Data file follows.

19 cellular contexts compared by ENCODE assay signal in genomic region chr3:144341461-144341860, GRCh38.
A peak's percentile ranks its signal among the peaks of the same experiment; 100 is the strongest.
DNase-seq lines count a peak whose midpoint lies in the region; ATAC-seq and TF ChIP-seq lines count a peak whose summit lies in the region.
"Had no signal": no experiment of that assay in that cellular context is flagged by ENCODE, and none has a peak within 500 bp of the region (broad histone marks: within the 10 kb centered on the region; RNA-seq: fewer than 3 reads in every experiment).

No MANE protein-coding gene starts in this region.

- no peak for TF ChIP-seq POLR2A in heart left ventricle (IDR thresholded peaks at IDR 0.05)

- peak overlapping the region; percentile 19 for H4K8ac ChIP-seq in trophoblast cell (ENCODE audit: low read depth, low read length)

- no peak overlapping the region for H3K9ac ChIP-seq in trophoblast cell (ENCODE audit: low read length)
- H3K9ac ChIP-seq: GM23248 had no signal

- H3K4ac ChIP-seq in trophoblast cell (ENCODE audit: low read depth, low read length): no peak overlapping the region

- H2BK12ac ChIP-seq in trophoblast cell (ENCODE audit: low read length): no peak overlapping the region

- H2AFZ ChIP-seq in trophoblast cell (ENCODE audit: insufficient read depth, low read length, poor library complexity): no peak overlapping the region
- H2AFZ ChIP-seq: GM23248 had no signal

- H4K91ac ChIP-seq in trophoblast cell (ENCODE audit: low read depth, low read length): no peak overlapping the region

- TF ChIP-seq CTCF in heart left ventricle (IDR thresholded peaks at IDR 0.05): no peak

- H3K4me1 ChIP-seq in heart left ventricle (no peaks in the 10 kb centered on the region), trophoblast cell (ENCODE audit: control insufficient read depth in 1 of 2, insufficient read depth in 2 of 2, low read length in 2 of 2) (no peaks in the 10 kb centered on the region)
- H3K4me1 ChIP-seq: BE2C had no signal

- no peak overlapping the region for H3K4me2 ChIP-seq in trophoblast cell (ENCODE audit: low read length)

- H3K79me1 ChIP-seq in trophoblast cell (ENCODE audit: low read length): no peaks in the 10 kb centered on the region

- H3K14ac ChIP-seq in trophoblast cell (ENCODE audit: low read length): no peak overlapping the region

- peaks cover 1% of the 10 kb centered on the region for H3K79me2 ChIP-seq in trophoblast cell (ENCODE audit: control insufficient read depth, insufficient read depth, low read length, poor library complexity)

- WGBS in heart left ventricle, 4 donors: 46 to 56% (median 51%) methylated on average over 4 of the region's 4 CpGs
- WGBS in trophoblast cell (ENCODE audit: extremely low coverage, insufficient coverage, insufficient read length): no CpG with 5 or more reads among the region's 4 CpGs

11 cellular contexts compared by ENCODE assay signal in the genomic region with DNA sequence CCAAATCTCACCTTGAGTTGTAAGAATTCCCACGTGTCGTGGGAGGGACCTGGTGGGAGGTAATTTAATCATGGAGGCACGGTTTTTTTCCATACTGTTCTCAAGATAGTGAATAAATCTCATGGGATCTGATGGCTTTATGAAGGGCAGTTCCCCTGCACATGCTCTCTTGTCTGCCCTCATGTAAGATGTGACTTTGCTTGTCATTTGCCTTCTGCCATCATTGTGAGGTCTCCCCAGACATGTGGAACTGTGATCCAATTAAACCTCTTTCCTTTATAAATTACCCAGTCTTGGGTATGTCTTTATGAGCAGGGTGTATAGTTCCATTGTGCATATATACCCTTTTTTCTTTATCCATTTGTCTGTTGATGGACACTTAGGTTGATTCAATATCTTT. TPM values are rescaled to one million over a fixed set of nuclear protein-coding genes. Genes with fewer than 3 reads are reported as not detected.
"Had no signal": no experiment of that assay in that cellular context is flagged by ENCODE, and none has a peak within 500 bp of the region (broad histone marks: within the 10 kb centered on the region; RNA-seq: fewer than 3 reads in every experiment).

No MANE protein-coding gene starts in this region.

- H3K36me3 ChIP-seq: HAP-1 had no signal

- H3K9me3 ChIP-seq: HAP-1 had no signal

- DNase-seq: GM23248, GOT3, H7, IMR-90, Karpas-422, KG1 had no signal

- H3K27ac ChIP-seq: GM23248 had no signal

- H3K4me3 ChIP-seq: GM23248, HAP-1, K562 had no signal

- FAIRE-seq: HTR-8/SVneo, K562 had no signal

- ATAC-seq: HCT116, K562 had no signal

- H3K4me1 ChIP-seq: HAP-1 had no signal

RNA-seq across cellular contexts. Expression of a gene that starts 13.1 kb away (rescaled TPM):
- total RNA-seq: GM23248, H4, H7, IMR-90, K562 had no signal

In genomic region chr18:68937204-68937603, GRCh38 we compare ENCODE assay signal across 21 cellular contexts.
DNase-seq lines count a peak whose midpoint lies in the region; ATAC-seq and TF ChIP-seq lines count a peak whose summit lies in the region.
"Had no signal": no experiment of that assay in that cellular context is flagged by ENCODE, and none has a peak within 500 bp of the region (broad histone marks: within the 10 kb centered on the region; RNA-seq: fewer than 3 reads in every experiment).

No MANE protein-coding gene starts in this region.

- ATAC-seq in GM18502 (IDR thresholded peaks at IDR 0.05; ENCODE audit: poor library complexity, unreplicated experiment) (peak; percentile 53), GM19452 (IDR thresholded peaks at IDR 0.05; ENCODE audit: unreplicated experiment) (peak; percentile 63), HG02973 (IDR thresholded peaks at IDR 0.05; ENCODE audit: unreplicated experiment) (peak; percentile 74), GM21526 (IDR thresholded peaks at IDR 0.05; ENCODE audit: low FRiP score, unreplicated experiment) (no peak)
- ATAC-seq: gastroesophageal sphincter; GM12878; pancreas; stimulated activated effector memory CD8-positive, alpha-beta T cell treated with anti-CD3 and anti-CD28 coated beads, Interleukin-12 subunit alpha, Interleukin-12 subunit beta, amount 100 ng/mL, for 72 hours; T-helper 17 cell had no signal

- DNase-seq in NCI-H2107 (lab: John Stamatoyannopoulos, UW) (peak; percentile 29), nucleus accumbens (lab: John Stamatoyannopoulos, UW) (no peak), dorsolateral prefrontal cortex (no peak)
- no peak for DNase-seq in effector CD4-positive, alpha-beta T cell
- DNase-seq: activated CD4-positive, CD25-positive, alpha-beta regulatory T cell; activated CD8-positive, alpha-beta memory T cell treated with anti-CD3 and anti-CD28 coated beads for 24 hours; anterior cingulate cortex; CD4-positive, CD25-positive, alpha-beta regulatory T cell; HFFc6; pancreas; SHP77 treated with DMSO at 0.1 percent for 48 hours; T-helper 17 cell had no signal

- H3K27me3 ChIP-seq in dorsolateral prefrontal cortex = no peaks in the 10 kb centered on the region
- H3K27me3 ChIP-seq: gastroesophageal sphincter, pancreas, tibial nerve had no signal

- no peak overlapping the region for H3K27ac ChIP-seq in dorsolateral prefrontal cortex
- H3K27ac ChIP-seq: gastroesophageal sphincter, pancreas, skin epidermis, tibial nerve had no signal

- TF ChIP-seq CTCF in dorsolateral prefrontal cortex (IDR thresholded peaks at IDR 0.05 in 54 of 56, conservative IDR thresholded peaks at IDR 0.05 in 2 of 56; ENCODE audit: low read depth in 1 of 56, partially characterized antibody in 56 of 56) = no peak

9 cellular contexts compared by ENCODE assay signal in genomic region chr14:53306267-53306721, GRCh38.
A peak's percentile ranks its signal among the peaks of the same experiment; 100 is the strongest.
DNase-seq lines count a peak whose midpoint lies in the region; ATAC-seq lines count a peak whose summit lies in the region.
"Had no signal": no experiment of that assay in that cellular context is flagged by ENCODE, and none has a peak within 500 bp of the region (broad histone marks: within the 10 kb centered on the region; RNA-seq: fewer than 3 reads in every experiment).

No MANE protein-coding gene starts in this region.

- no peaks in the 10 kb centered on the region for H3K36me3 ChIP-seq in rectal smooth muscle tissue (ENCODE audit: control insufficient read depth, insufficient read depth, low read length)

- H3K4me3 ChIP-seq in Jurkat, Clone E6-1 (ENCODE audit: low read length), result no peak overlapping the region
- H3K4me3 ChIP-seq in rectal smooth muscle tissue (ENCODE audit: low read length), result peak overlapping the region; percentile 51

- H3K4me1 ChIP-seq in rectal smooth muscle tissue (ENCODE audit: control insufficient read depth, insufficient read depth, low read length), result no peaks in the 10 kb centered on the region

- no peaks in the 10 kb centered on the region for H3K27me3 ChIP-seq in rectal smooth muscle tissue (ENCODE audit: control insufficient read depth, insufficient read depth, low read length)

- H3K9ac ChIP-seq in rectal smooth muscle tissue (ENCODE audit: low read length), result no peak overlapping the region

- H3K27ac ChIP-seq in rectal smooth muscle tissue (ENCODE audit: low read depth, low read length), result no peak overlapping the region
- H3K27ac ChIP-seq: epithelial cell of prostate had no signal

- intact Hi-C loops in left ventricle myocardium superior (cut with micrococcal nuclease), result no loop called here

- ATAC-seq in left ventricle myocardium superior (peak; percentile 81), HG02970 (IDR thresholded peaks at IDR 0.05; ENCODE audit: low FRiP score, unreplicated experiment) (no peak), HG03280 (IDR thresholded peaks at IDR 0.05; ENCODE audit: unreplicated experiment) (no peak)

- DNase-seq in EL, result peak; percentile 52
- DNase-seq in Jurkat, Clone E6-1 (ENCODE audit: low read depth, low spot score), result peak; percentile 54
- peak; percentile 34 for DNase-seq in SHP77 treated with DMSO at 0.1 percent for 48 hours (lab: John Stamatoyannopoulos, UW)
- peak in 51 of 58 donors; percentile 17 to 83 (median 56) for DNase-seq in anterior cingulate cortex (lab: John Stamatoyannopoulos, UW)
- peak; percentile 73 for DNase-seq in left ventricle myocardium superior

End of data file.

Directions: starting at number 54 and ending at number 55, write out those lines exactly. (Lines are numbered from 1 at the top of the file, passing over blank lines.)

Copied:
"Had no signal": no experiment of that assay in that cellular context is flagged by ENCODE, and none has a peak within 500 bp of the region (broad histone marks: within the 10 kb centered on the region; RNA-seq: fewer than 3 reads in every experiment).

No MANE protein-coding gene starts in this region.